|Author||J. W. Dunne|
|Subjects||Precognitive dreams and Time|
|Publisher||A. & C. Black|
Faber & Faber
|Media type||Print (Hardcover and Paperback)|
|LC Class||MLCM 2004/02936 (B)|
An Experiment with Time is a book by the British soldier, aeronautical engineer and philosopher J. W. Dunne about his precognitive dreams and a theory of time which he later called "Serialism". First published in March 1927, the book was widely read. Although never accepted by mainstream science, it has influenced imaginative literature ever since. Dunne published four sequels: The Serial Universe, The New Immortality, Nothing Dies and Intrusions?
An Experiment with Time discusses two main topics.
The first half of the book describes a number of precognitive dreams, most of which Dunne himself had experienced. His key conclusion was that such precognitive visions foresee future personal experiences by the dreamer and not more general events.
The second half develops a theory to try and explain them. Dunne's starting point is the observation that the moment of "now" is not described by science. Contemporary science described physical time as a fourth dimension and Dunne's argument led to an endless sequence of higher dimensions of time to measure our passage through the dimension below. Accompanying each level was a higher level of consciousness. At the end of the chain was a supreme ultimate observer.
According to Dunne, our wakeful attention prevents us from seeing beyond the present moment, whilst when dreaming that attention fades and we gain the ability to recall more of our timeline. This allows fragments of our future to appear in pre-cognitive dreams, mixed in with fragments or memories of our past. Other consequences include the phenomenon known as deja vu and the existence of life after death.
Following a discussion of brain function in which Dunne expounds mind-brain parallelism and highlights the problem of subjective experience, he gives anecdotal accounts of precognitive dreams which, for the most part, he himself had experienced.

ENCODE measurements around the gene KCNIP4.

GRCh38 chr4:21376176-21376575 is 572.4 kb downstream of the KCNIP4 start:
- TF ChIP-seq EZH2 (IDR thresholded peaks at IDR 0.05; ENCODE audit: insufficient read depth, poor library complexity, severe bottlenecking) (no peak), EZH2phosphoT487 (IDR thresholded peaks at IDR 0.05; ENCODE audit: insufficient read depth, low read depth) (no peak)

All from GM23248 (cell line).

The first he records occurred in 1898, in which he dreamed of his watch stopping at an exact time before waking up and finding that it had in fact done so. Later dreams appeared to foretell several major disasters; a volcanic eruption in Martinique, a factory fire in Paris, and the derailing of the Flying Scotsman express train from the embankment approaching the Forth Railway Bridge in Scotland.
Dunne tells how he sought to make sense of these dreams, coming slowly to the conclusion that they foresaw events from his own future, such as reading a newspaper account of a disaster rather than foreseeing the disaster itself. In order to try and prove this to his satisfaction, he developed the experiment which gives the book its title. He kept a notepad by his bedside and wrote down details of any dreams immediately on waking, then later went back and compared them to subsequent events in his life. He also persuaded some friends to try the same experiment, as well as experimenting on himself with waking reveries approaching a hypnagogic state.
Based on the results, he claimed that they demonstrated that such precognitive fragments were common in dreams, even that they were mixed up in equal occurrence with past memories, and therefore they were difficult to identify until after the event they foresaw. He believed that the dreaming mind was not drawn wholly to the present, as it was during wakefulness, but was able to perceive events in its past and future with equal facility.
Having presented Dunne's evidence for precognition, the book moves on to a possible theory in explanation which he called Serialism.
The theory harks back to an experience with his nurse when he was nine years old. Already thinking about the problem, the boy asked her if Time was the moments like yesterday, today and tomorrow, or was it the travelling between them that we experience as the present moment? Any answer was beyond her, but the observation formed the basis of Serialism.
Within the fixed spacetime landscape described by the recently published theory of general relativity, an observer travels along a timeline running in the direction of physical time, t1. Quantum mechanics was also a newly emerging science, though in a less-developed state. Neither relativity nor quantum mechanics offered any explanation of the observer's place in spacetime, but both required it in order to develop the physical theory around it. The philosophical problems raised by this lack of rigorous foundation were already beginning to be recognised.
The theory resolves the issue by proposing a higher dimension of Time, t2, in which our consciousness experiences its travelling along the timeline in t1. The physical brain itself inhabits only t1, requiring a second level of mind to inhabit t2 and it is at this level that the observer experiences consciousness.